In my time at Ad Hoc, I’ve had the opportunity to start up two separate design systems: one for VA.gov called Formation, and another for Medicare’s Quality Payment Program (QPP), which I’ll call QPPDS. These two systems served different agencies and audiences, and were in different states when I left them, but they provide a helpful contrast for what it looks like when you begin a project with a design system and when you add it later. Let’s dig in.
Starting at the beginning
Before Formation went to production, VA.gov (at that time Vets.gov) had several different dynamic React applications and a host of static pages, divided roughly into topic areas. Each app and topic area was supported by a different team with some small amount of overlap.
We made a consistent effort to encourage cross-team communication, but it was difficult to ensure UI and code consistency across the entirety of the project. For example, at one point we had no fewer than four different modal window styles, each powered by different code. These weren’t four special one-off cases. They were simply the result of being built at different points in time by different teams working without a reference component.
Visual documentation wasn’t enough, either. The modal window was just one example of a UI element, and attendant code, that should have been modular but wasn’t. There were tons of bits and pieces littered throughout the code base that violated the idea of “don’t repeat yourself,” and the end result was a just-fragmented-enough-to-be-challenging UI and codebase.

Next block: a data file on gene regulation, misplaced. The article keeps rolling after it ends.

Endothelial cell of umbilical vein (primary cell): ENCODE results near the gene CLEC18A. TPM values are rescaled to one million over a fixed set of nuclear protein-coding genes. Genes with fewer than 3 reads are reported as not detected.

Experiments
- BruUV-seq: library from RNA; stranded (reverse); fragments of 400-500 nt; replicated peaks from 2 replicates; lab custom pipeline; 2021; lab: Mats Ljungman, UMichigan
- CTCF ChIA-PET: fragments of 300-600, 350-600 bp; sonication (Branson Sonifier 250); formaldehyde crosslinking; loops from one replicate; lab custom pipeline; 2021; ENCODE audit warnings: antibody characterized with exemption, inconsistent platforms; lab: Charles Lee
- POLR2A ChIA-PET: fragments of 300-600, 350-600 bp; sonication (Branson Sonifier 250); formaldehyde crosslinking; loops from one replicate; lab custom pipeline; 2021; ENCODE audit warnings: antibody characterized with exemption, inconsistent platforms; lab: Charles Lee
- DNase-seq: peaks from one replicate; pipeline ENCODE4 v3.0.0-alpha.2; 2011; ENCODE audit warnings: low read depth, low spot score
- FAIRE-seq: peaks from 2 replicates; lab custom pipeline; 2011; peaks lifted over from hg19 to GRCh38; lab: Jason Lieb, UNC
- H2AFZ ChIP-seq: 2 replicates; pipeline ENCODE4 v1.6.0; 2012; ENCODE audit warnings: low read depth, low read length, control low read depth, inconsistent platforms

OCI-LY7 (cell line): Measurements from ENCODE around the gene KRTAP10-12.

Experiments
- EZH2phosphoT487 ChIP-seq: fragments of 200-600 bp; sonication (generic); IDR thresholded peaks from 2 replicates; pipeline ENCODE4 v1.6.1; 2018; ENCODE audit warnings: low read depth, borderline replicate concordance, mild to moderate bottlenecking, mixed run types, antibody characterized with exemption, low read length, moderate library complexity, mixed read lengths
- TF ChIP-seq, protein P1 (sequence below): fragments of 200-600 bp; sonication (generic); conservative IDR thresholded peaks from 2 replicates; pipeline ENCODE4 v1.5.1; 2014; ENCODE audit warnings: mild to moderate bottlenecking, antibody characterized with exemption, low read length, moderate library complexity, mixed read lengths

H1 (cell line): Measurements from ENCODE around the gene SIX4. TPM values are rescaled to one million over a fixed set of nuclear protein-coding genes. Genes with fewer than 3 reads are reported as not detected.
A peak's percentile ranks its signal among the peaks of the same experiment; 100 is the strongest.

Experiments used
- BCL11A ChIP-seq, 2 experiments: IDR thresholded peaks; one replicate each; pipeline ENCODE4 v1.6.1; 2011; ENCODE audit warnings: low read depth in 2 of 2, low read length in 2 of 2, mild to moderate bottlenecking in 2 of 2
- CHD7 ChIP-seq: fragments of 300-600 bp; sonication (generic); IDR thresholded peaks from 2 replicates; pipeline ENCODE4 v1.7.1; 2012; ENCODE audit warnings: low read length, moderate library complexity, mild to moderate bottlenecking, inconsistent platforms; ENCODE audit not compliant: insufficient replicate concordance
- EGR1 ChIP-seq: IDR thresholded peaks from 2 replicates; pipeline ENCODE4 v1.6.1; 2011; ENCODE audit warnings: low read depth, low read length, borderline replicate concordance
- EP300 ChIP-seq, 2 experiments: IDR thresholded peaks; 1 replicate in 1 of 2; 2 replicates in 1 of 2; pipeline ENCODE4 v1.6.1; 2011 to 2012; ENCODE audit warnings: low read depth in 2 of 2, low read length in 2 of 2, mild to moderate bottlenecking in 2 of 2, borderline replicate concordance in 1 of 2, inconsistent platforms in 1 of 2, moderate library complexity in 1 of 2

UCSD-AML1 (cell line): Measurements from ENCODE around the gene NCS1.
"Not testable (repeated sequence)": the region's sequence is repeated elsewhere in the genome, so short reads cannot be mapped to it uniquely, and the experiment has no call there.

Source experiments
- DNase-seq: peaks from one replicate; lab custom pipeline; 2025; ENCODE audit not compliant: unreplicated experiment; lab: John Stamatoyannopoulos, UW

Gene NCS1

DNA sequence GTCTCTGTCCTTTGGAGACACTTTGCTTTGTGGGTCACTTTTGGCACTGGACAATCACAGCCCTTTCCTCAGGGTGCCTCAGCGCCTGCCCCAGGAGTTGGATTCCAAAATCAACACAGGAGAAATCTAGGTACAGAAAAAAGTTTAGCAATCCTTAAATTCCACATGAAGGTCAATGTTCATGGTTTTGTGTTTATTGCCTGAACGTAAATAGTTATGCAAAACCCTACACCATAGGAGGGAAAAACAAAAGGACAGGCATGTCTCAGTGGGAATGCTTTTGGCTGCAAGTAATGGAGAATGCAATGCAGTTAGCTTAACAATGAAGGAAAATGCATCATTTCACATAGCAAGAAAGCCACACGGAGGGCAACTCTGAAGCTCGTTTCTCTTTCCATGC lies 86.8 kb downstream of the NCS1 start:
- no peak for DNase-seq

In the face of these problems, we were able to get buy-in from stakeholders to take on a side-project prototype design system. The project, based on the U.S. Web Design System, went from a small-potatoes tinkering to live in production inside six months. Introducing Formation into the mix, even in its nascent stages, made it easier to standardize both the visual and interactive aspects of the user interface. It also provided a best-case-scenario reference for team members who weren’t engineers but were still expected to write reliable and consistent HTML and Markdown.
Introducing a design system to the workflow as early as possible — even as a minimum viable product — made it easier not only to gain adoption from teams, but also to show the system’s value to the product. The system’s existence was speeding up the work, even in its immature state. In turn, that meant additional resources, which supported the system’s growth.
Working with an existing, complex project
QPP’s dynamics took VA.gov’s challenges one step further. Whereas VA.gov’s UI was largely driven by a single organization, with internal teams working together, the UI for the QPP website was developed by multiple organizations. The result was a visually and experientially fragmented UI, with a code base to match.
For the QPP design system, we began by building on top of design.cms.gov, which is meant to govern all of the Center for Medicare & Medicaid Services’ products. It was a relatively mature system with a comprehensive style guide and a healthy set of fully-coded components for both designers and developers to use as a basis for their work. I was tasked with taking that foundation and growing it into a bespoke design system for QPP. As with the VA.gov system, it was helpful to build off an existing design system. But because the QPP project was further along in development, I faced a number of different challenges.